Pearson correlations were used to examine the bivariate associations between global cognition and demographic variables and other covariates at baseline. Student’s t-tests and nonparametric tests were used to compare the baseline characteristics of participants with and without mobility impairment (Table 1). We used a series of discrete-time Cox proportional odds models adjusted for age, sex, education to examine the association of global cognition with incident mobility impairment. Then, we added interaction terms to determine if this association varied by sex or race. Then we repeated the core model including a number of potential confounders which might affect the association of cognition and mobility impairment. We employed both linear and quadratic terms for BMI, since both high and low BMI may be associated with adverse health outcomes. Then we repeated the core model using five cognitive abilities instead of global cognition. Next we repeated these prior analyses with a complementary outcome, loss of the ability to ambulate. We then employed linear mixed-effect models to examine the association of global cognition and five cognitive subscales with the rate of change in a composite measure of mobility.27 The annual rate of change in cognition and mobility were assessed from separate linear mixed-effect models. Because it is more challenging to enroll and maintain Blacks in cohort studies, follow-up for Blacks in both MAP and MARS was shorter than for whites. The maximal number of follow-up visits was 6 in blacks versus 11 for whites. Therefore, we truncated follow-up in whites to 6, so that their longer follow-up would not have a disproportionate effect on our results. A priori level of statistical significance was 0.05. All models were validated graphically and analytically. Analyses were programmed in SAS®, Version 9.1.3 for LINUX (SAS Institute Inc., Cary, NC).28
There were 1154 participants included in these analyses and their baseline characteristics are included in Table 1. Global cognition scores at baseline ranged from −1.84 to 1.50 (mean 0.12; SD, 0.53) with higher scores indicating better function. Global cognition was related to age (r= −0.28 (df=1152); p<0.001), education (r= 0.37 (df=1152); p<.001), race (r=−0.09 (df=1152); p=0.003) and women had higher levels of cognition (t =2.57; p=0.010). Global cognition was related to physical activity (r =0.11(df=1152); p<0.001); vascular diseases (r =−0.10; p<0.001) and showed a trend for vascular risk factors (r =−.05 (df=1152); p=0.071).
This analysis was restricted to 836 participants without mobility impairment at baseline. Over a mean of 3.9 years of follow-up, 423 persons (50.6% of 836) developed mobility impairment. In the core proportional hazards model which controlled for age, sex, education and race, each 1-unit higher baseline level of global cognition was associated with a reduction to about half in the risk of mobility impairment during follow-up (HR=0.51, 95% CI 0.40, 0.66; Wald x2 25.9, (DF=1), p<0.001). Another way of describing the association of cognition with mobility impairment is to compare its association with that of age and mobility impairment. Each 1- year younger age at baseline was associated with an additional 5% decreased risk of developing mobility impairment (HR=1.06, 95% CI 1.04, 1.07; Wald x2 42.3 [df=1], p<0.001). Thus by comparing the estimates, the association between a 1-unit higher level of global cognition at baseline with mobility impairment was similar to a participant being about 13 years younger at baseline (estimates for 1-unit global cognition/estimate per 1 year younger at baseline, 0.671/0.052= 12.9 years).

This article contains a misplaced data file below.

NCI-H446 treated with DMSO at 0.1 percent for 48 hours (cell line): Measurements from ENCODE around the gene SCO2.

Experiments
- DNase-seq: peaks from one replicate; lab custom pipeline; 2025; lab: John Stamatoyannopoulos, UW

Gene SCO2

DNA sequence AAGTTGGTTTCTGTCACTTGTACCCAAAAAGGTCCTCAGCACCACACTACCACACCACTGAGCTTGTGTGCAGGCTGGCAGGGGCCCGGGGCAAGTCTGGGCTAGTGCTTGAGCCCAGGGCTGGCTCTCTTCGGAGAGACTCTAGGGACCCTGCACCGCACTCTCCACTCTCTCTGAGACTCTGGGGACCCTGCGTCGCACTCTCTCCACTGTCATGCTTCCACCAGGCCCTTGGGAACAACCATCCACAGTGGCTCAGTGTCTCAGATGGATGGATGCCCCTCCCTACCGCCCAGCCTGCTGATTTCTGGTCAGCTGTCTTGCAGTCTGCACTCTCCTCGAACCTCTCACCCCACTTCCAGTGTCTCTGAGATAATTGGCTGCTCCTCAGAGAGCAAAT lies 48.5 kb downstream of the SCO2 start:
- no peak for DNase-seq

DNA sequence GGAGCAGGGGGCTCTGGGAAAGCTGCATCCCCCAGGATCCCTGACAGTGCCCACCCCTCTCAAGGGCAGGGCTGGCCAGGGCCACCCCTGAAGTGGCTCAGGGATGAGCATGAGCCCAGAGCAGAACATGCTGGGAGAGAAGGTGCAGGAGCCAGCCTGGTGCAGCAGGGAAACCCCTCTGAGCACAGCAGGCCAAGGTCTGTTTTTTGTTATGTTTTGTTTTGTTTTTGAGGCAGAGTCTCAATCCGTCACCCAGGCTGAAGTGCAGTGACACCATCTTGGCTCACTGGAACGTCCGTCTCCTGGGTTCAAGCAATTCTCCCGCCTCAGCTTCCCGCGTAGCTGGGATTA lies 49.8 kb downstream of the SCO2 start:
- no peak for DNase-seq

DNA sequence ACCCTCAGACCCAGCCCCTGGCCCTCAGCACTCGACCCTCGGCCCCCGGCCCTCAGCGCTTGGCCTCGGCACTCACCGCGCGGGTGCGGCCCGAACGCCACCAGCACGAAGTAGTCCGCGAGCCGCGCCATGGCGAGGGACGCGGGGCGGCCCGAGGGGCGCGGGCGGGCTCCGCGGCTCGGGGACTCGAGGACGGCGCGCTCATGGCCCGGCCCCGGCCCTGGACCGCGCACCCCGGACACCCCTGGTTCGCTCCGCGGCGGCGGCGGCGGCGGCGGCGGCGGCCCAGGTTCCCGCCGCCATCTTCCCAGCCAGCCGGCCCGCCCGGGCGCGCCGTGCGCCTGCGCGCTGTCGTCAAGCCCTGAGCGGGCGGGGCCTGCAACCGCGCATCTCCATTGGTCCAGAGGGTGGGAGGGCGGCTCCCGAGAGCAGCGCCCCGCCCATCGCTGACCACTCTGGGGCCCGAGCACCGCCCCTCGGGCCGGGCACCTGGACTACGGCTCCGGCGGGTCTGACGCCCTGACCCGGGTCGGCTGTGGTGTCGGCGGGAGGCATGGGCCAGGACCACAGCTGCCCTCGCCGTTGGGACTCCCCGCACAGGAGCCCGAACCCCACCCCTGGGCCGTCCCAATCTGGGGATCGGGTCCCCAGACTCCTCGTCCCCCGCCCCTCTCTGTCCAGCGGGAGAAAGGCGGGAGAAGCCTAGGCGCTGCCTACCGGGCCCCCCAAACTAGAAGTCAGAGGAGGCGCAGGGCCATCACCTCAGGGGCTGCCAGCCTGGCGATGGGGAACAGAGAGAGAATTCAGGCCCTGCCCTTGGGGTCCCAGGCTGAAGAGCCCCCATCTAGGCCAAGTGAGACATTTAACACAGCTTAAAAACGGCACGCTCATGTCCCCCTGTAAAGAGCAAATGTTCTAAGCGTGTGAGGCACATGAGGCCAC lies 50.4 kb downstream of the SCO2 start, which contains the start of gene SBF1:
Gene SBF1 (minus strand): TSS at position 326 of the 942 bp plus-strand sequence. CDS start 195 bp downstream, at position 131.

In further analyses, the association of global cognition with incident mobility impairment did not vary by sex (Global Cognition × Sex, HR=1.05, 95% CI 0.65,1.71, Wald x2 0.04 [df=1], p=0.840) or race (Global Cognition × Race, HR=0.98, 95% CI 0.57,1.68; Wald x2 0.38 [df=1], p=0.535); and was unchanged in analyses that controlled for BMI, physical activity, vascular diseases and risk factors (results not shown).
Cognition is composed of dissociable systems which may be differentially associated with mobility. Therefore, we examined whether specific cognitive abilities were related to incident mobility impairment, we repeated the core model, described above, five times replacing global cognition with episodic memory, the hallmark of AD, and semantic memory, visuospatial abilities, perceptual speed and working memory. All five cognitive abilities showed similar associations with incident mobility impairment (Table 2).